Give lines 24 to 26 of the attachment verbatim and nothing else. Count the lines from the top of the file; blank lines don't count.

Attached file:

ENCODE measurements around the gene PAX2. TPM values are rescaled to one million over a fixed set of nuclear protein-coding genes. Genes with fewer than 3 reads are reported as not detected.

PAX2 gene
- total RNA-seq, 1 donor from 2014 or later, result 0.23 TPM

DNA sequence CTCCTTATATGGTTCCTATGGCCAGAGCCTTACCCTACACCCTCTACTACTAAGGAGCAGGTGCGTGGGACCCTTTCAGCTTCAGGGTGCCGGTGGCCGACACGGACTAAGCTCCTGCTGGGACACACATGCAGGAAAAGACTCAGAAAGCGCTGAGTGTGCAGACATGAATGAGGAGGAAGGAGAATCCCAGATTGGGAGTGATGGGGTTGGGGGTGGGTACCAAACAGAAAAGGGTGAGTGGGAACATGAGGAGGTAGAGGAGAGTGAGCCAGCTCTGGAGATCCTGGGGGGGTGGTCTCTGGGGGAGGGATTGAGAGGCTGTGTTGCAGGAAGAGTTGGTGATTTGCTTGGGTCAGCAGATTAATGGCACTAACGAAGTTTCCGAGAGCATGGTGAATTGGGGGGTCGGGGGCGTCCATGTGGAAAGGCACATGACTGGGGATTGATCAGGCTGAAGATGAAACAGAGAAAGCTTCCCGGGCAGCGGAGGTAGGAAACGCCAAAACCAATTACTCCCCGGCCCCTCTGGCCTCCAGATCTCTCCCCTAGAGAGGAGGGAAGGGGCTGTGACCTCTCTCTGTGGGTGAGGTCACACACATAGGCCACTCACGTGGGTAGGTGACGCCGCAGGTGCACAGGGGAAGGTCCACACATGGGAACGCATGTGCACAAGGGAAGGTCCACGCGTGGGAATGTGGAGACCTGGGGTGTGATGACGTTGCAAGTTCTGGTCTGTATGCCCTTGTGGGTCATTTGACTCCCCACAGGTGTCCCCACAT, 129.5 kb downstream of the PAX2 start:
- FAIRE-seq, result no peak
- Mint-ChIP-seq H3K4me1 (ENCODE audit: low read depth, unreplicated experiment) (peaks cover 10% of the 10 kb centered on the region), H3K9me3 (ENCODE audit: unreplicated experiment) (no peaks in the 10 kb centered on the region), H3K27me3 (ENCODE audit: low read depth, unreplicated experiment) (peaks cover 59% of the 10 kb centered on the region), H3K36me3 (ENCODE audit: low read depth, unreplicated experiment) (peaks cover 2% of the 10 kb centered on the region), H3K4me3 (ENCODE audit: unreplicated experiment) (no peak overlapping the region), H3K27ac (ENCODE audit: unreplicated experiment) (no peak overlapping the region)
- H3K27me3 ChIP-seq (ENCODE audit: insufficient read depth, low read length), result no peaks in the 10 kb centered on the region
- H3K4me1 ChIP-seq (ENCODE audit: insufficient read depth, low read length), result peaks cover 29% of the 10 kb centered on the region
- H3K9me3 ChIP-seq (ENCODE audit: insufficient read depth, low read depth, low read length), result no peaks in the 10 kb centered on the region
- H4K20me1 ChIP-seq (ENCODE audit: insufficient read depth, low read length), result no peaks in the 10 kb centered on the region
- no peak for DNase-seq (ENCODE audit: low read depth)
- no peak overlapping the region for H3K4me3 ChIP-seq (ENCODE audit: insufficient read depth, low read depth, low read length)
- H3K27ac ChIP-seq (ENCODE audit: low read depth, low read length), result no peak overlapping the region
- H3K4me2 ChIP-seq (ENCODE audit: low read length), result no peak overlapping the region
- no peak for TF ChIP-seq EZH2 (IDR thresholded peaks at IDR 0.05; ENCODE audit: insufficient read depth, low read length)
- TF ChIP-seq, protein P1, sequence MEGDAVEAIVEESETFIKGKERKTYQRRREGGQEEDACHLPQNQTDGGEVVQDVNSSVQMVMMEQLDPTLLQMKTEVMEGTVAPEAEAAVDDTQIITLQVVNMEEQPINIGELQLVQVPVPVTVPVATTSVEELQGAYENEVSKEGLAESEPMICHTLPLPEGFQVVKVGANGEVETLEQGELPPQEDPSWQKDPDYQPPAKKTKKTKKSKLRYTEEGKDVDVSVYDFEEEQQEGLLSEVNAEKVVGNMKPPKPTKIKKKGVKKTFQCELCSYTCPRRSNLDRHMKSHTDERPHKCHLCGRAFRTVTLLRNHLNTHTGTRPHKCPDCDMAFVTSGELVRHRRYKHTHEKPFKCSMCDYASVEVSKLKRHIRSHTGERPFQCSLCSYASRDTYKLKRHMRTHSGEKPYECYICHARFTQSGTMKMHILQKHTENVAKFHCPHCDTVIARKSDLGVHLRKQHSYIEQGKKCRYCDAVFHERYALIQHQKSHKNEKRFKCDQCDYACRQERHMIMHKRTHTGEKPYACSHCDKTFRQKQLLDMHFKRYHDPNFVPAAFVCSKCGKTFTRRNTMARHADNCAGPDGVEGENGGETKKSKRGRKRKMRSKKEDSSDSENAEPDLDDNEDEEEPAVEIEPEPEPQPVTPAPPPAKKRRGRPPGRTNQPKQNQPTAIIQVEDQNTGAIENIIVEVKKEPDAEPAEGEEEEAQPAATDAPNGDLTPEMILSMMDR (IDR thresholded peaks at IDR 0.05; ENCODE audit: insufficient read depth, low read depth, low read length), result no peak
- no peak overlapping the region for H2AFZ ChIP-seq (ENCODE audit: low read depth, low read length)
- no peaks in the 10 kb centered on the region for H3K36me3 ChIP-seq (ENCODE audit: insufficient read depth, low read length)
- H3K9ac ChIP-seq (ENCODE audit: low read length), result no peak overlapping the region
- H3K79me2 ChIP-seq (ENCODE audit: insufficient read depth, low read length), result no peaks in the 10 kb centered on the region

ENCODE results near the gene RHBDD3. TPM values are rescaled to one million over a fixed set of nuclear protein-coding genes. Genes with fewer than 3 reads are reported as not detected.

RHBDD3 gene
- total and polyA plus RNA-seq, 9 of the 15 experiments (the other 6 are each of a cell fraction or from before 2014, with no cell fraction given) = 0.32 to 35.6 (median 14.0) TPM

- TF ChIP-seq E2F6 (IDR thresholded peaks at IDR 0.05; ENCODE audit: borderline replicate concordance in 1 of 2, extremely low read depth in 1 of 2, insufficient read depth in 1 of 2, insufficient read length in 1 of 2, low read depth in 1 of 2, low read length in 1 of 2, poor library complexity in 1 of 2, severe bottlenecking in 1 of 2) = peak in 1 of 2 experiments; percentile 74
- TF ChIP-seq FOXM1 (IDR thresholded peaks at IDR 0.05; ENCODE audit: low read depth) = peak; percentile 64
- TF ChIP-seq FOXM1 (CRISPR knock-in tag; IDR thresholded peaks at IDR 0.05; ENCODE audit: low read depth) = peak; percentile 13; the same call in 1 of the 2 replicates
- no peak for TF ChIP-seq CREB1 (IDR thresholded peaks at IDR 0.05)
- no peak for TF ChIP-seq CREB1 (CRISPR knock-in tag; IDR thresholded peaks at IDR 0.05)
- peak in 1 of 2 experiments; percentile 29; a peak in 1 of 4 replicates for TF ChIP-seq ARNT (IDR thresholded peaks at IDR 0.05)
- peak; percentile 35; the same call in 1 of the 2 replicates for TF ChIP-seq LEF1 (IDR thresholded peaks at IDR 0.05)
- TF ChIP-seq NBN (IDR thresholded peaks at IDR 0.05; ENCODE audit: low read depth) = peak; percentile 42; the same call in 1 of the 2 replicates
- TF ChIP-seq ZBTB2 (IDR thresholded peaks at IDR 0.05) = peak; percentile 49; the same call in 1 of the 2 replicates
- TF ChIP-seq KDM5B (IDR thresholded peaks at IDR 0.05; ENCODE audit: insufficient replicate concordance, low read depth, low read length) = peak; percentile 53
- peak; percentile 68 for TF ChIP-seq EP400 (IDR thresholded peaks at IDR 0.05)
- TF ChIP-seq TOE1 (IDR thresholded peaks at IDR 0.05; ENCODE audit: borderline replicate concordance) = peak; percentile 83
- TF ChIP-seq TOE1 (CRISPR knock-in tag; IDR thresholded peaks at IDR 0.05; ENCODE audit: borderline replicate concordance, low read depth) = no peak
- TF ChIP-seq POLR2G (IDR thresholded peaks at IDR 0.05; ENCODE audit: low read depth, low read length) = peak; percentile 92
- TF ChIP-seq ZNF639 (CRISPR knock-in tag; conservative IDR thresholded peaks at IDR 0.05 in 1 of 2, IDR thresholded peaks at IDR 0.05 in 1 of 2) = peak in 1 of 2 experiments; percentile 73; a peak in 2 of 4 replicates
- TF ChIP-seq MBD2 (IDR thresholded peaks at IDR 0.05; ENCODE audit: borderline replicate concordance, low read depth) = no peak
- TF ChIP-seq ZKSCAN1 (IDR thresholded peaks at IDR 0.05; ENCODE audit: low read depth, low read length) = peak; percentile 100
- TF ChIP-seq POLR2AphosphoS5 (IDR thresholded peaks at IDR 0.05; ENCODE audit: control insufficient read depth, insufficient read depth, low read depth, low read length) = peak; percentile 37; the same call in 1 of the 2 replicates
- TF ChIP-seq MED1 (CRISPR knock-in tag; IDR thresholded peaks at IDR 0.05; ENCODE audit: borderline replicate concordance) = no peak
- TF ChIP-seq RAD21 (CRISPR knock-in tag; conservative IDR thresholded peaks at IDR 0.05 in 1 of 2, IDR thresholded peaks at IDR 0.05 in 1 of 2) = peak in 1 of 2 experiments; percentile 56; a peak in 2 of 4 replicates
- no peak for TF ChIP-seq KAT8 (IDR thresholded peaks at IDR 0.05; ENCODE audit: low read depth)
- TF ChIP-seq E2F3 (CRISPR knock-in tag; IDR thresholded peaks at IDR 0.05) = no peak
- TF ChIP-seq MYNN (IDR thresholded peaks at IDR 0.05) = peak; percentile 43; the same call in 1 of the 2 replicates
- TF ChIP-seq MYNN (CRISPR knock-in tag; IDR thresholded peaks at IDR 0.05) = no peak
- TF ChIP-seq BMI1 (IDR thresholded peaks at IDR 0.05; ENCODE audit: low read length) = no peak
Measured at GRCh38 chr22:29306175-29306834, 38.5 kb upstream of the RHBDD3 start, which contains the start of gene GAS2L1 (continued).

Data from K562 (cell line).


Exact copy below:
- TF ChIP-seq E2F6 (IDR thresholded peaks at IDR 0.05; ENCODE audit: borderline replicate concordance in 1 of 2, extremely low read depth in 1 of 2, insufficient read depth in 1 of 2, insufficient read length in 1 of 2, low read depth in 1 of 2, low read length in 1 of 2, poor library complexity in 1 of 2, severe bottlenecking in 1 of 2) = peak in 1 of 2 experiments; percentile 74
- TF ChIP-seq FOXM1 (IDR thresholded peaks at IDR 0.05; ENCODE audit: low read depth) = peak; percentile 64
- TF ChIP-seq FOXM1 (CRISPR knock-in tag; IDR thresholded peaks at IDR 0.05; ENCODE audit: low read depth) = peak; percentile 13; the same call in 1 of the 2 replicates